Black Americans, who have suffered disproportionately from the coronavirus, have shown a more intense interest in news about the pandemic compared to whites.
Those were the consistent findings in a Pew Research Center survey taken in late April when COVID-19 was dominating the news.
For example, 26 percent of blacks reported discussing the virus “almost all the time” with others, compared to 10 percent of whites who say that.
Forty-eight percent of blacks told Pew they were closely following news about the local availability of coronavirus tests, compared to 25 percent of whites. Similarly, almost half of black people questioned (47 percent) said they were following stories about local hospitals closely, while a quarter of whites (24 percent) said the same thing.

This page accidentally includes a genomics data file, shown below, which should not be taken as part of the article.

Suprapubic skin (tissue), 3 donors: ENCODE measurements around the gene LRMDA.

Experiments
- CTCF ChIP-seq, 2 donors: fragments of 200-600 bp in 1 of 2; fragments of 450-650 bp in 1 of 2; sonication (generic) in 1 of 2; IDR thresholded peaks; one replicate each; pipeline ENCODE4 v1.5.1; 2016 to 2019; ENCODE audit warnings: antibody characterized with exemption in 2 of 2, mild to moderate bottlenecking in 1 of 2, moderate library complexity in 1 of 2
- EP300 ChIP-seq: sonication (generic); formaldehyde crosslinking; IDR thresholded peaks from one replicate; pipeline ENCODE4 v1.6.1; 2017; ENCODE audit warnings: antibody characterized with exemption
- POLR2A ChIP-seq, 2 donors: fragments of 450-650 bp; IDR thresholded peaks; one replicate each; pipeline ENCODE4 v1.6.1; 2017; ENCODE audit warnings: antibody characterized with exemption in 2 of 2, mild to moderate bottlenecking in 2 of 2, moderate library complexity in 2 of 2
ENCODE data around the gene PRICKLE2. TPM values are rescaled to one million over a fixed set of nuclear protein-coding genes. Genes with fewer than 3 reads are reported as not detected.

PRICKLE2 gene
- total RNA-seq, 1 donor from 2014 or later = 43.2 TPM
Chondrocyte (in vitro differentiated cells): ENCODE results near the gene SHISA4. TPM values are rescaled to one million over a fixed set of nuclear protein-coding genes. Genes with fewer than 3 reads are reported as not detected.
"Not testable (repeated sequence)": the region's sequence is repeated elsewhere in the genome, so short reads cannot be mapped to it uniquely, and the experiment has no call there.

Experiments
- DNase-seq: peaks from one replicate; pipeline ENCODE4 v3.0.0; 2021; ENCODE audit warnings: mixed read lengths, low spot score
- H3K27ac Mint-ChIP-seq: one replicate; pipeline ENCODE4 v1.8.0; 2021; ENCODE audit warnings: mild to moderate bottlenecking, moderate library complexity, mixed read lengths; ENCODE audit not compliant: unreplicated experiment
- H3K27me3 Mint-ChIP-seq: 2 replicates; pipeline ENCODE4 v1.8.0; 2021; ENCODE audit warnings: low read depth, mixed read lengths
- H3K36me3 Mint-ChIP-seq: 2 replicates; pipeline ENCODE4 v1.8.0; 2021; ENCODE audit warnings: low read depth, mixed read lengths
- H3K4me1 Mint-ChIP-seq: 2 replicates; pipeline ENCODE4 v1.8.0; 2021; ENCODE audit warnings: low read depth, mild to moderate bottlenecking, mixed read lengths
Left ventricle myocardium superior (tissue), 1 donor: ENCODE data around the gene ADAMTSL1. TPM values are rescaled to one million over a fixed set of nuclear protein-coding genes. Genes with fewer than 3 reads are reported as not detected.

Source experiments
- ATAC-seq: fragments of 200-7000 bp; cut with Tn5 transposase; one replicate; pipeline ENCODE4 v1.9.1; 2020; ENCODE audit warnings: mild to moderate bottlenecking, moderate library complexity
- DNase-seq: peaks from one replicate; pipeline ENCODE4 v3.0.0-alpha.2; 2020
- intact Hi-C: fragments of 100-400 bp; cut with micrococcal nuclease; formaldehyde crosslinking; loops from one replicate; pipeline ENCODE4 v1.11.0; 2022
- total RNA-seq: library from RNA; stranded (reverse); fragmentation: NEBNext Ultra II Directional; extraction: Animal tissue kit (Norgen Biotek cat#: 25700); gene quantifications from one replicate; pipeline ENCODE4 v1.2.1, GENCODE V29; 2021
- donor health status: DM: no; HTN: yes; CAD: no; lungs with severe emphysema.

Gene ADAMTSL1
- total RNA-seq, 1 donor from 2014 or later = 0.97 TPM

Roughly half of blacks had an intense interest in the number of COVID-19 cases and deaths, with 34 percent of whites saying the same thing.
“The differences in these data are particularly striking,” said Amy Mitchell, director of journalism research at Pew.
According to current CDC death statistics, 23 percent of the Americans who have died from COVID-19 deaths were black, though blacks make up only about 13 percent of the US population. About 53 percent of COVID-19 fatalities were white, though whites make up about 60 percent of the US population
The margin of error in Pew’s American News Pathways Project is plus or minus 1.5 percent.